"There are a lot of people that are using the word 'hero,'" Sarah Ray of Clarksville, Tennessee, told ABC News on Monday. "I don’t think what we did was heroic. It's just anything that any first-responder would have done.

"We had stopped at accidents before and in regular clothes," she added. "It just so happened that this time, I was in a wedding dress."

Ray, 29, said she received a call Oct. 3 -- an hour after her 4 p.m. 'I do’s’ -- that her father and grandparents had been involved in a collision a few miles away.

"We were still at the church," she said. "Paul [her husband] and I are both paramedics and a lot of our groomsmen and bridesmaids are also. My father, grandmother and grandmother were all riding to the reception and we all stayed behind. We just knew they had been in a wreck and the car had been totaled. We didn't know any injuries at the time."

Ray, who has been a paramedic for five years, said she and her groom jumped into a car and rushed to the scene without a second thought.

Ray said her grandmother was hospitalized for a short time because of injuries to her forearms from the airbags’ deploying, as well as chest injuries from the force of the seatbelt.

Her father, she added, suffered from similar, minor injuries. Her grandfather was not injured.

"I trusted my co-workers to know what they are doing," Ray said. "We were just there to check up on the situation. It doesn't matter if it's your wedding day or not."

Ray's mother, Marcy Martin, snapped a photo of her daughter dressed in her wedding gown upon her arrival to the scene of the accident.

"I think the photo is great," Ray said. "It definitely makes for a memorable wedding. I hate that the actual accident had to happen, but everyone is going to be OK, so we can kind of laugh about it [the photo] now."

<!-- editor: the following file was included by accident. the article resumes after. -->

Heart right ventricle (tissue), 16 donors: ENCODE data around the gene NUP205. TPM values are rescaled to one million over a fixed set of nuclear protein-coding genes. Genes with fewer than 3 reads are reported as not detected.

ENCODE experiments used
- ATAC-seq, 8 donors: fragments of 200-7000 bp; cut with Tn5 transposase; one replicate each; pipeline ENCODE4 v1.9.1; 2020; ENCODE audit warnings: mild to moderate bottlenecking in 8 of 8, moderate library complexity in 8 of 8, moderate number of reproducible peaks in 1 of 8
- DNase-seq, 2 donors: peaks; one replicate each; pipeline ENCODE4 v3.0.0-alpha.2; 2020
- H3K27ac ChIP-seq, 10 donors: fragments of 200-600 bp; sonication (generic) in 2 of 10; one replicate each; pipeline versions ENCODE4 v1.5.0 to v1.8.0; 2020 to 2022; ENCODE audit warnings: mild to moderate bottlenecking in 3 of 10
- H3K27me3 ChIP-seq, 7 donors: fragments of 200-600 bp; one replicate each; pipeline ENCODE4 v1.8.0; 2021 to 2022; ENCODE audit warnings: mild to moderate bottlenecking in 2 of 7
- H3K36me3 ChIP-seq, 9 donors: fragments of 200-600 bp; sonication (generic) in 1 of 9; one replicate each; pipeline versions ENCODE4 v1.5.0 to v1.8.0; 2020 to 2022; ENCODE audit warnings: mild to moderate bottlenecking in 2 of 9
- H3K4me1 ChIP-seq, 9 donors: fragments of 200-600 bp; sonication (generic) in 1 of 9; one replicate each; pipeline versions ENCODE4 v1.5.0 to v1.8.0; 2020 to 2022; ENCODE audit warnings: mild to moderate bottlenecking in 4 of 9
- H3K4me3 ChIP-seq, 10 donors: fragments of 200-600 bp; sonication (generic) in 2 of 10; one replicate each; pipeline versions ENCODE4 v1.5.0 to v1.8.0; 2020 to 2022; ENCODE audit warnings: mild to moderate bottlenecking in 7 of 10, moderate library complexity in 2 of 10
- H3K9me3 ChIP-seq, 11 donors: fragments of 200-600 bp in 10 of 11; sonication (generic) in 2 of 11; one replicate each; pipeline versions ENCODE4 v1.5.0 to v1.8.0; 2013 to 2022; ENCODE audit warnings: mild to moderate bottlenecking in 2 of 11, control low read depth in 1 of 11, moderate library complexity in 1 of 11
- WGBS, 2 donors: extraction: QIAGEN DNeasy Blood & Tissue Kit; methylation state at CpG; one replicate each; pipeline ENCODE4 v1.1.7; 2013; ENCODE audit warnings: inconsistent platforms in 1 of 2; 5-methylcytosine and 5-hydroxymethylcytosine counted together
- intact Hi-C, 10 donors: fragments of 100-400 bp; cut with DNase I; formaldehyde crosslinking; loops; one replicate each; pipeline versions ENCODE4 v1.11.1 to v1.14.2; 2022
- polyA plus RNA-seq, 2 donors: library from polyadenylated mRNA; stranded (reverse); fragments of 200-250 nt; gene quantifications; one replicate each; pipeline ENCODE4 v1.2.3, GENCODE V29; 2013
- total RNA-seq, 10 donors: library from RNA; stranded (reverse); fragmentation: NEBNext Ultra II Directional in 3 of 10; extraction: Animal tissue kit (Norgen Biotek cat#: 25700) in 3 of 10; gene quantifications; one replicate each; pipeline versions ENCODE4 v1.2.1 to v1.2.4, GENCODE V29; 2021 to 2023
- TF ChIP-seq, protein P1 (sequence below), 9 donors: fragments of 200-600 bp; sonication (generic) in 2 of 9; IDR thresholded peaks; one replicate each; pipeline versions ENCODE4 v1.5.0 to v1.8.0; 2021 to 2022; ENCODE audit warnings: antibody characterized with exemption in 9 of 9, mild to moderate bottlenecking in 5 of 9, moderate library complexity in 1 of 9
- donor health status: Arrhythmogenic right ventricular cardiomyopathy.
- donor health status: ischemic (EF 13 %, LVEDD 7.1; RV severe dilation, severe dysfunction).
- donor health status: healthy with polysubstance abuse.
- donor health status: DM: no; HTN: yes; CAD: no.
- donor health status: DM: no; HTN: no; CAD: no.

Chief Jimmy Edwards, paramedic and registered nurse in Montgomery County, expressed his gratitude for Ray's selflessness.

“Professionally, Sarah is an outstanding paramedic and exemplifies what it means to work in EMS," Edwards said. "Personally, she is humble and compassionate and sets a good example for us all. We are all very proud of her.”

Ray said Chief Edwards plans on hanging the photo of her in her gown in the office.

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iStock/Thinkstock(NEW YORK) -- A new study reveals teen athletes who get concussions are possibly being kept out of the game longer than they need to be.

Student athletes with concussions are generally required to see a healthcare professional before they return to play.  They are evaluated for “post-concussive syndrome (PCS)” -- one symptom in these categories:  cognitive, somatic, emotional, or sleep-related. 

A study published in JAMA Pediatrics took 30,000 student athletes without evidence of injury, and evaluated them for these symptoms before they started playing their sport for the year using a standardized Post-Concussion Scale. 

About 20 percent of teenagers said they had symptoms that met the criteria for mild PCS, and another 6 percent met the criteria for moderate PCS. 

Overall, girls reported symptoms more often than boys. 

In boys, a history of psychiatric illness and having received treatment for migraines were most predictive of having PCS symptoms. 

In girls, it was a history of psychiatric illness, a history of substance abuse, and a diagnosis of ADHD that were most predictive of symptoms.

Having a concussion in the past didn't make a difference.